But I need to work at home today…

In today’s increasingly mobile world, it is certainly tempting to use mobile technology to break away from the office and perform work from the comfort of home, a travel hub, or a coffee shop. Those who have responsibility for protecting patient data must recognize that this responsibility does not end at the office door. Good security practices must always be followed.

Sponsored by: RISC

Contact us today for all your compliance needs:

References (2014). What makes a smartphone smart? Retrieved from

Bloomberg Business Week. (2013). How Samsung became the world’s no. 1 smartphone maker. Retrieved from CyberSecurity: 10 Best practices for the small health care environment. Retrieved from

Hill, M. (2010). 5 Terrifying ways your own gadgets can be used to spy on you. Retrieved from

Home Box Office, Inc. (2014). The Wire. Retrieved from

Microsoft. (2014). Safety and security center: Create strong passwords. Retrieved from

Tech Media Network. (2014). Top Ten Reviews: 2014 Best smartphone reviews and comparisons. Retrieved from

U.S. Department of Health & Human Services. (2014). Health Information Privacy: Guidance materials for consumers. Retrieved from

U.S. Department of Justice. (2013). Privacy and civil liberties: Electronic Communications Privacy Act of 1986. Retrieved from

Education, Tip of the Week, Trends & Technology, Upcoming Events

Informatics Data Security and HIMSS14

Modernizing your systems and keeping up to date is a daunting task in the healthcare industry. However, upgrades, replacements, or modernization of systems is the best option to improve data security and ensure optimal provision of healthcare services.


Informatics is a broad term that includes a myriad of focus areas to meet the evolving needs of technology. There are various fields of study being offered such as social informatics, cheminformatics, security informatics, bioinformatics, and health informatics to name only a few. Degrees are available including a Bachelor of Science in Informatics where a student can study basic concepts of software architecture, a Master of Science in Informatics, and a Ph.D. in Informatics. The internet provides descriptions of many universities offering informatics such as Vanderbilt University School of Nursing, Chamberlain College of Nursing, the University of Michigan, and many more.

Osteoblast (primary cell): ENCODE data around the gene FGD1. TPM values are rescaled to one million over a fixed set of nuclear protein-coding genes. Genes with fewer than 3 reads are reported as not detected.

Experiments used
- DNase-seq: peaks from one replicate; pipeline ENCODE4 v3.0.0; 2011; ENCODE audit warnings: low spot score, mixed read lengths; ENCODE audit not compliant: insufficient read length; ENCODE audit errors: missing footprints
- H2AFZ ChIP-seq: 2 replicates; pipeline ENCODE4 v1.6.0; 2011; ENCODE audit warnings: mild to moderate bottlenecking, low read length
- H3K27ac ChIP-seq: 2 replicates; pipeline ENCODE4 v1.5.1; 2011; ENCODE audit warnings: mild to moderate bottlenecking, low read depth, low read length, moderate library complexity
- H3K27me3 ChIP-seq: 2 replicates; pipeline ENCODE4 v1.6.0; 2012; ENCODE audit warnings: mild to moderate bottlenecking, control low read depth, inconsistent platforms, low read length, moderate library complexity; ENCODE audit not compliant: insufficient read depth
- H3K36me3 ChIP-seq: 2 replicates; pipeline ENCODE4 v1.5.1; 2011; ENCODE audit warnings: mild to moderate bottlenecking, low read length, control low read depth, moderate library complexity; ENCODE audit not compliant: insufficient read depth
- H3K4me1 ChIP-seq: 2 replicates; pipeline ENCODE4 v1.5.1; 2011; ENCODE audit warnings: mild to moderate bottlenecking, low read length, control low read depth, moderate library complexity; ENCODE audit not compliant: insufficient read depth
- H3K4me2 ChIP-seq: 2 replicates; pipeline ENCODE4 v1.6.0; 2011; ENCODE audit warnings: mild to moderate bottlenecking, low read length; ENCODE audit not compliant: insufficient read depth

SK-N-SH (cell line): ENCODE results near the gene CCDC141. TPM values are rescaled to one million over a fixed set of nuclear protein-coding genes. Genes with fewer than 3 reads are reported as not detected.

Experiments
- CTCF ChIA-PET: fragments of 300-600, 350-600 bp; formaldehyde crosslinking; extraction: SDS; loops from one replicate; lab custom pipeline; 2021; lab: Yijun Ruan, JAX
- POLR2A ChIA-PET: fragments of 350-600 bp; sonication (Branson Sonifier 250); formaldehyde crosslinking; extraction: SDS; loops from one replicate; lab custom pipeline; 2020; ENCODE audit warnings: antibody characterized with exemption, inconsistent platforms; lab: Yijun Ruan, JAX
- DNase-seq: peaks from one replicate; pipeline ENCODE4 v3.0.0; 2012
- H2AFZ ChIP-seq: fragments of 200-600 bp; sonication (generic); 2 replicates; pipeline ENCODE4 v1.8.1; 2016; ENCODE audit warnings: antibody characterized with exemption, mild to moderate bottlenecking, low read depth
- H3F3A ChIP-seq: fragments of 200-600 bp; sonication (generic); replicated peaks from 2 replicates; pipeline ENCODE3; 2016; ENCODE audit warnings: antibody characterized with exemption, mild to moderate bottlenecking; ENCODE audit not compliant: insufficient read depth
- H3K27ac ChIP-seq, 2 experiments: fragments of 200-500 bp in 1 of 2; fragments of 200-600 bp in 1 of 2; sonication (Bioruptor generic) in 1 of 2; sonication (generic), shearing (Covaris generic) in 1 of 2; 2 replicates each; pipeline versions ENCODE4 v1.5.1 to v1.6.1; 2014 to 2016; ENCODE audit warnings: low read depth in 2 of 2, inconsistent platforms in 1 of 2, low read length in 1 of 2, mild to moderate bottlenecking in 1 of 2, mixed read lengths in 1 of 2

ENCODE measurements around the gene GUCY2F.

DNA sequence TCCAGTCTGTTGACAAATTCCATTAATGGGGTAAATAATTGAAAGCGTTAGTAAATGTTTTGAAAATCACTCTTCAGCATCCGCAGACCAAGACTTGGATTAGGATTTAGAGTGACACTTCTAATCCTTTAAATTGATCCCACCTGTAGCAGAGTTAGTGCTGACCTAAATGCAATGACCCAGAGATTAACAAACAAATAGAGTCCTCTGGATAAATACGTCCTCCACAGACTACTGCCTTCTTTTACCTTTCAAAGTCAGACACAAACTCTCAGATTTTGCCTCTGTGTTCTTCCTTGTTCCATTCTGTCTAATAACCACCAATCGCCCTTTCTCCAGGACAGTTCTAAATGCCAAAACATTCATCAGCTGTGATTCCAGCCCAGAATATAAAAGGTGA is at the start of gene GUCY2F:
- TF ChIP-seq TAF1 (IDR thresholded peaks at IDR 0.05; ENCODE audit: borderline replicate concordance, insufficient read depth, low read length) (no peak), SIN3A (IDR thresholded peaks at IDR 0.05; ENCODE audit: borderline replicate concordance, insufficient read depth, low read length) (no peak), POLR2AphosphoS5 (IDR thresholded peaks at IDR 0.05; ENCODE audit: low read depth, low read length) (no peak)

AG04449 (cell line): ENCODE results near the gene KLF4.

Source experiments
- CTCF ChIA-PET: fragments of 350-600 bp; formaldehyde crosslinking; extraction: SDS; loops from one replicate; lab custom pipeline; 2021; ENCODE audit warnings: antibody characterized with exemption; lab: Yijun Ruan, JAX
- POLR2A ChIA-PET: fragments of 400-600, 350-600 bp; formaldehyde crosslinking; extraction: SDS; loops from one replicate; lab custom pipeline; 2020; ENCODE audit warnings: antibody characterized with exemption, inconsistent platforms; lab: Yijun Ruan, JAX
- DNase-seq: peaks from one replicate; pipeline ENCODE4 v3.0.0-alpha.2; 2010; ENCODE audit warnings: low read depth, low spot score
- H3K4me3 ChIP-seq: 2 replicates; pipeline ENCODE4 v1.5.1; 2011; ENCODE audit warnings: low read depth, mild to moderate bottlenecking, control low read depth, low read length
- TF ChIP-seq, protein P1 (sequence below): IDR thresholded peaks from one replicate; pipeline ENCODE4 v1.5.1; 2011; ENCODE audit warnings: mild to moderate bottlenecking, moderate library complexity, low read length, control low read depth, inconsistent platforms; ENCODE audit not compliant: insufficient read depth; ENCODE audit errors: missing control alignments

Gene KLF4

In healthcare those in the field of informatics are referred to as clinical informatics. Many clinical informatics are physicians, nurses, and other health care staff who received augmented training in the application of technology to investigate issues in their field. In addition, they are able to interpret, analyze and substantively use electronic health record technology to provide efficiency along with safety in their clinical practice. Knowledge of workflow and project management comes into play as well.

The HIMSS14 Sneak Peek, is a great starting place for those interested or curious about this evolving field. Parker (2013) the Chief Nursing Informatics Officer for Rubbermaid Healthcare, stated her reasons for attending including obtaining her required continuing education as well as the social aspect of networking. Researching new ideas is the main focus why Rabinowitz (2013), Director of Federal Markets, Socrata will attend HIMSS14. He said healthcare data can make the largest contribution in five areas: improving standards of living, improving quality of care, improving provider access, improving value, and improving access to innovation. Rabinowitz (2013) is an advocate for evidence based medicine and innovation.

HIMSS14 will be held in Orlando, Florida with the Nursing Informatics Symposium starting on Saturday, February 22nd, 2014. However, the actual start date begins Monday, February 24th. For more information please visit:

Sponsored by: RISC Management,


Parker, C.D.(2013). HIMSS14’s value to clinicians: It’s more than a shopping trip. Retrieved from

Rabinowitz, S. (2013). Using health data in innovative ways. Retrieved from